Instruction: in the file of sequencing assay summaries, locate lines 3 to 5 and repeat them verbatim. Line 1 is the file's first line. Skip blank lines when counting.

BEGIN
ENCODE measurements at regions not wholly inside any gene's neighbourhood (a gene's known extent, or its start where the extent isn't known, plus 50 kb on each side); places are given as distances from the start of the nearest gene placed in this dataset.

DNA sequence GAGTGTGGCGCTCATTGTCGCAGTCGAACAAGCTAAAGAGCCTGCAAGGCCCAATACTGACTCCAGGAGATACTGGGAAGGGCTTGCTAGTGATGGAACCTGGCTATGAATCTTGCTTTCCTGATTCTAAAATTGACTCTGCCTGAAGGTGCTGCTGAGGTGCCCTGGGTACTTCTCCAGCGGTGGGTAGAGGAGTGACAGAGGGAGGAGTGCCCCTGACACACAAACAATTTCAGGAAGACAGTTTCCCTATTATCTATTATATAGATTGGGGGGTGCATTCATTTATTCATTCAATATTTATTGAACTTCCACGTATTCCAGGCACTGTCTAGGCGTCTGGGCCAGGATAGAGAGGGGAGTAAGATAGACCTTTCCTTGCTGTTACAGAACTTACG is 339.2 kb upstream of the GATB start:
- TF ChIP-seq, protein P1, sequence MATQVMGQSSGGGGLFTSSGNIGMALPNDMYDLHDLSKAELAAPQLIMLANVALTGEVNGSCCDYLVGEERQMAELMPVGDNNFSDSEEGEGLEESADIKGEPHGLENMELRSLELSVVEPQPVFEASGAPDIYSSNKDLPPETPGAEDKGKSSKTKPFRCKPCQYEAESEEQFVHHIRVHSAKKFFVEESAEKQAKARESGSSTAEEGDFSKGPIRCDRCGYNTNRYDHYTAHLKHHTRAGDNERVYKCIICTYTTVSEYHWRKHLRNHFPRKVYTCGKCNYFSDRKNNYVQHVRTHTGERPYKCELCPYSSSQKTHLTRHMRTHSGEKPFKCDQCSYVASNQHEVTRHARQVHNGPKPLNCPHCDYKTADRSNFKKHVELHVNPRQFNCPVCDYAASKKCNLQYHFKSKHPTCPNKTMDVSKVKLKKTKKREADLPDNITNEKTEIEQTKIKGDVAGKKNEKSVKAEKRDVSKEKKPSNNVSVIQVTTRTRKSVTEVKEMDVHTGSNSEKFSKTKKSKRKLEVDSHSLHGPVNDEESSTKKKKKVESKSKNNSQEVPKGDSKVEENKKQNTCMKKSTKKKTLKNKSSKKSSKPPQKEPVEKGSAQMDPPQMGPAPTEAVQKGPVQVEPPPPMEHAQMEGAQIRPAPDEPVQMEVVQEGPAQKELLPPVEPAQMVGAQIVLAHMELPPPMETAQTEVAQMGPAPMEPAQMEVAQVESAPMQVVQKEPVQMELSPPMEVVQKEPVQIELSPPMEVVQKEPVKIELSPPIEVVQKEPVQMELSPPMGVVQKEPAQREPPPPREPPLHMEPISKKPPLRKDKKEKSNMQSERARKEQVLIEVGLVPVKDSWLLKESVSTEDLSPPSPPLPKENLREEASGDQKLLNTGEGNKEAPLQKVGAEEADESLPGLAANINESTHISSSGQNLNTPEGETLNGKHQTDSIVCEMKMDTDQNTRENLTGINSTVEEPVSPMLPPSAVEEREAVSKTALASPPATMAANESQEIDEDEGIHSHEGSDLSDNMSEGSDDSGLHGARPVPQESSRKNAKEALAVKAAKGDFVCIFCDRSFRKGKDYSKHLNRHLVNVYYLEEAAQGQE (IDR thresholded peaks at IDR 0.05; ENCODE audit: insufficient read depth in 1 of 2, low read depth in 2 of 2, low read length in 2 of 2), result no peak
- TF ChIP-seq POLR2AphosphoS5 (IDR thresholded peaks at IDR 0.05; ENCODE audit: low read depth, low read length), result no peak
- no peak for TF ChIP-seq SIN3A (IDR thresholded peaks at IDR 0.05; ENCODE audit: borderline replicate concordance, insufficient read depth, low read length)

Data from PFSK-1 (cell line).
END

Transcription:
- TF ChIP-seq, protein P1, sequence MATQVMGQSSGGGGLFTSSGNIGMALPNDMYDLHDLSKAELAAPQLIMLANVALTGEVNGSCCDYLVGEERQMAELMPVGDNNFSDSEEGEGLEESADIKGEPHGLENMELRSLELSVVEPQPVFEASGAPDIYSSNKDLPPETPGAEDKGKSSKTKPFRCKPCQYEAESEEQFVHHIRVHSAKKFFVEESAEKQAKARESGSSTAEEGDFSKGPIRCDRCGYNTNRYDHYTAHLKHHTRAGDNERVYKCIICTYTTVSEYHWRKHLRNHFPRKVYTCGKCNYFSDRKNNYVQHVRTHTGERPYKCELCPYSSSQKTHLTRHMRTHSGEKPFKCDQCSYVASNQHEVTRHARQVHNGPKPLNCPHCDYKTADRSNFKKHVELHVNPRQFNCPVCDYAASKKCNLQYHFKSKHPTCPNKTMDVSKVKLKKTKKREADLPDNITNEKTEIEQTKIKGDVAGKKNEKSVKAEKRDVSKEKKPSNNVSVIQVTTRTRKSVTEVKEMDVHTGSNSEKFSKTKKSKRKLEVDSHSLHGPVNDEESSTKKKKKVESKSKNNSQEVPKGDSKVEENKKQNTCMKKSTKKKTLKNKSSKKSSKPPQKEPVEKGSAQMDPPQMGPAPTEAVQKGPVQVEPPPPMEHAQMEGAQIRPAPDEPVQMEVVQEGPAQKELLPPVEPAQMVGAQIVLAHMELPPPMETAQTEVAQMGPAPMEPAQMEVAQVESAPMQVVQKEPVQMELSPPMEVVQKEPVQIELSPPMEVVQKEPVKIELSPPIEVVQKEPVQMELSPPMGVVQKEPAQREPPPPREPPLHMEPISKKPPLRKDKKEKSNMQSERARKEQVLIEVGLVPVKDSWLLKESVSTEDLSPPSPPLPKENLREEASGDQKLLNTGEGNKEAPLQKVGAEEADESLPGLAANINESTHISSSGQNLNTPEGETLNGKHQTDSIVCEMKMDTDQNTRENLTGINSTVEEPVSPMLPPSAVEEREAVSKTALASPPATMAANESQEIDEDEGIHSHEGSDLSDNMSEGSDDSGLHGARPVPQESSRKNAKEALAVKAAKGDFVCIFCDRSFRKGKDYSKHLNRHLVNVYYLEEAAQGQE (IDR thresholded peaks at IDR 0.05; ENCODE audit: insufficient read depth in 1 of 2, low read depth in 2 of 2, low read length in 2 of 2), result no peak
- TF ChIP-seq POLR2AphosphoS5 (IDR thresholded peaks at IDR 0.05; ENCODE audit: low read depth, low read length), result no peak
- no peak for TF ChIP-seq SIN3A (IDR thresholded peaks at IDR 0.05; ENCODE audit: borderline replicate concordance, insufficient read depth, low read length)